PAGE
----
#!/bin/bash

if [[ $((10#$(date +%d) != 10#$(cat /home/user/Log/backup.log | tail -n1 | cut -d " " -f7 | \
      cut -d "-" -f3))) -eq 1 ]]
    then
    while [[ $(sudo -u user dropbox status) != "Up to date" ]]
    do
        [[ $(runlevel | cut -d " " -f2) -eq 0 ]] && exit 0
        [[ $(runlevel | cut -d " " -f2) -eq 6 ]] && exit 0
        [[ $(uptime | cut -d " " -f4) -ge 30 ]] && echo "Dropbox took to long on $(date)" >> \
        /home/user/Log/backup.err && exit 0
        sleep 1s
    done
    shopt -s dotglob globstar

    # Change to BACKUPNUM=$(($(date +%d) % 10)) when get separate drive to backup to someday

    BACKNUM=$((10#$(date +%d) % 2))
    rsync -aAX --delete-excluded \
    --exclude={".dropbox","Dropbox/.dropbox",".dropbox-dist","Dropbox/.dropbox.cache"} \
    /home/user/ /backup/daily${BACKNUM}/user/ >> /home/user/Log/backup.err 2>&1
    [[ $? -eq 0 ]] && rsync -aAX --delete /etc/ /backup/daily${BACKNUM}/etc/ >> \
    /home/user/Log/backup.err 2>&1
    [[ $? -eq 0 ]] && \
    echo "successful backup of /home/user and /etc: $(date +%A-%B-%d-%Y) $(date +%l:%M%P)" >> \
    /home/user/Log/backup.log
    exit 0
else
    exit 0
fi

I have not stated it, however to use this I created a /backup directory and then a /backup/daily0 and /backup/daily1 and "sudo chown me:myGroup" both of them and then created a user and an etc directory inside both daily0 and daily1.

Also on my laptop I changed dailyBackup.timer to start the script 3 minutes after boot since it takes longer for wifi to get going than a wired connection and on my desktop I changed it to 2 minutes just to help it not loop as long in the case of a long dropbox update time.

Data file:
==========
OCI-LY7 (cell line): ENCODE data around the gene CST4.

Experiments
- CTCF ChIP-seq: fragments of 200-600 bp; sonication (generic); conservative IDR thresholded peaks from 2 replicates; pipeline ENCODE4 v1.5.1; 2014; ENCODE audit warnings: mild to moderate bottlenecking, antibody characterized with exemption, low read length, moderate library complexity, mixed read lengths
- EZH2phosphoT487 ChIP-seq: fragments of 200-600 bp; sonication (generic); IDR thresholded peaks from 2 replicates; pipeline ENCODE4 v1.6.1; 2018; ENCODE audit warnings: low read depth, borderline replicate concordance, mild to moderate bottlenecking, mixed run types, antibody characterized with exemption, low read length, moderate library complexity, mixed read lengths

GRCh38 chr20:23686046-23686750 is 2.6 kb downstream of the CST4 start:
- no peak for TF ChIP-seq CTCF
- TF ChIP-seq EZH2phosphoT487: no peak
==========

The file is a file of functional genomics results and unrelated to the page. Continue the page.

Also when the date hit 08 I found that since the numbers in the first conditional if are being interpreted as octal I had to prepend 10# so that it uses base 10 numbers everywhere which prompted me to just add an additional cut -d to use only the actual day of the month instead of comparing the entire date string. The issue on this website is that the pound signs are interpreted in the code block as the start of a comment so it makes it look like the last of those lines are just comments, they are not. I have also found that it is better to send errors to one file and successful logs to another.

the first line of code after the chebang and the line where the variable BACKNUM is instantiated are the lines I am talking about.